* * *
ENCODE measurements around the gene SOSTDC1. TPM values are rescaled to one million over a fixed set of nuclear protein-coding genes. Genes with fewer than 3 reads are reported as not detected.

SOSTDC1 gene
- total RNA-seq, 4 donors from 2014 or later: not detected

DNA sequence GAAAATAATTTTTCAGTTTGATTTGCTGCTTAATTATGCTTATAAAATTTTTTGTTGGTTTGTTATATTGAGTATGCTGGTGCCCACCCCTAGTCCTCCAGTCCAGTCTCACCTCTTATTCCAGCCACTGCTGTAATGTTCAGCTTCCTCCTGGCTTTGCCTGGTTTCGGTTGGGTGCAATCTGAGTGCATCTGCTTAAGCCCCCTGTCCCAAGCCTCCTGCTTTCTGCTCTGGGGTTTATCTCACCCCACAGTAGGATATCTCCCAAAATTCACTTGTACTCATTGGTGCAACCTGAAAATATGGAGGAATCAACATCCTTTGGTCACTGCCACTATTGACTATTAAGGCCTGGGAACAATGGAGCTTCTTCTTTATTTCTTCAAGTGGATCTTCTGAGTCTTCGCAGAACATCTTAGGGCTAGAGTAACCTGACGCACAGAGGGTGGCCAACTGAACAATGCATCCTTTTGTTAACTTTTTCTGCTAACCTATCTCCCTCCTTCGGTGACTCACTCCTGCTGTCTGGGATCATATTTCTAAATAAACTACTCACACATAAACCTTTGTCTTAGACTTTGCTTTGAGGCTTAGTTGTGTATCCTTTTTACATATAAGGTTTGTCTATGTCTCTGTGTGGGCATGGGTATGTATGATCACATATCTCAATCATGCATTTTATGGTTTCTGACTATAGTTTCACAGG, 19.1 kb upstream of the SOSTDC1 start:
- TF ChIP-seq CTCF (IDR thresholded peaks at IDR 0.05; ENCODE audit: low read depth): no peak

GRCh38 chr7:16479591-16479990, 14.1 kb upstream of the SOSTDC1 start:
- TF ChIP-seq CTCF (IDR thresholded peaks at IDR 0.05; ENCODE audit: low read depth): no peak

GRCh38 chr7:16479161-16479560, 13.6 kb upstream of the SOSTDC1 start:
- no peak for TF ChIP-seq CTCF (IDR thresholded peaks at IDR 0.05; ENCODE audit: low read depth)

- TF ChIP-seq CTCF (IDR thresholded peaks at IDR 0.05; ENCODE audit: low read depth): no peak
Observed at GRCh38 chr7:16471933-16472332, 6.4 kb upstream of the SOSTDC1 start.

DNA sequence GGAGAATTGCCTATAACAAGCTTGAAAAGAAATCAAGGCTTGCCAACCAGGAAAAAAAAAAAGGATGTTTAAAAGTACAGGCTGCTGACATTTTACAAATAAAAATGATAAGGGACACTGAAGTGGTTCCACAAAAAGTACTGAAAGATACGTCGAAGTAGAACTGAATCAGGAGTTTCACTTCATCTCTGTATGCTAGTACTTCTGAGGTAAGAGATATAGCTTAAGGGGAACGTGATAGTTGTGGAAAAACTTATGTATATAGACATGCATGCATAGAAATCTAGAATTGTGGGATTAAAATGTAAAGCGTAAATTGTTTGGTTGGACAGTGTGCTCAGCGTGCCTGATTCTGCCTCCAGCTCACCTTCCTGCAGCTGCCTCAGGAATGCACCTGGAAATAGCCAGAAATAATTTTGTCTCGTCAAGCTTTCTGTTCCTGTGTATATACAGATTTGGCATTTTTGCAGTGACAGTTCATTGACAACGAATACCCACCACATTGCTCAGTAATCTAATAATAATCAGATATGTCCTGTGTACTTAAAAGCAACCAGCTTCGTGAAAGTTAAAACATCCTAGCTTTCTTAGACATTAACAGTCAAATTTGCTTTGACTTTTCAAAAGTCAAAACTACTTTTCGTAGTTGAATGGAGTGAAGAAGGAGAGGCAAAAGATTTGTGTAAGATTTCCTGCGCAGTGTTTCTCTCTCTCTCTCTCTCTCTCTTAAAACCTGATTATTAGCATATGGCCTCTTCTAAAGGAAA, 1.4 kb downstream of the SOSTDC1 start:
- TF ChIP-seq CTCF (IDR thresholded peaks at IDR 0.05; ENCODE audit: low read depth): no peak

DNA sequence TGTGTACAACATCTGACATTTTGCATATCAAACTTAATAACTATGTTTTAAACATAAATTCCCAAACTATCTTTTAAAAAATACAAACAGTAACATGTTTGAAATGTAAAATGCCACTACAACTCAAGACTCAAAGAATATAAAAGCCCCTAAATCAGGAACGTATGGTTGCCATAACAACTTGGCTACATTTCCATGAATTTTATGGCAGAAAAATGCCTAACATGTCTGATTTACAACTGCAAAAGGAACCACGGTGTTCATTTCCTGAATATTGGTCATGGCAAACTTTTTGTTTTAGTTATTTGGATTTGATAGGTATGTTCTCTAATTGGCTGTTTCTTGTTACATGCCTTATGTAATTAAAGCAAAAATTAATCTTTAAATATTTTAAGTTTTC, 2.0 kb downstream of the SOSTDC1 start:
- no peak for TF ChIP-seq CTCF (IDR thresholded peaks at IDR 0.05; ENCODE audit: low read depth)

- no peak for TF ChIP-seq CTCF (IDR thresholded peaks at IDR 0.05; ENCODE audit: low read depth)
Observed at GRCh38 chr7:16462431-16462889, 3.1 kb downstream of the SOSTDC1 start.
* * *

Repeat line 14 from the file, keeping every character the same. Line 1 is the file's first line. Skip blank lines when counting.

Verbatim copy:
DNA sequence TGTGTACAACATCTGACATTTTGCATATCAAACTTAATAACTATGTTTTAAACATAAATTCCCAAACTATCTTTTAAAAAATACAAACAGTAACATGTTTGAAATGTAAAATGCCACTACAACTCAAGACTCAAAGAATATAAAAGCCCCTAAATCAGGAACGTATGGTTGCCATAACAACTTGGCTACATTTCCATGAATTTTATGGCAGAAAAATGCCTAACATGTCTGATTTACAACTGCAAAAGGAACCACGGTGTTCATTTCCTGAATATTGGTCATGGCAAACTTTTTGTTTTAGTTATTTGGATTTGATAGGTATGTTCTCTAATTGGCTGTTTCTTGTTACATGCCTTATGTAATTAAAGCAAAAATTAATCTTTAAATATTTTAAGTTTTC, 2.0 kb downstream of the SOSTDC1 start: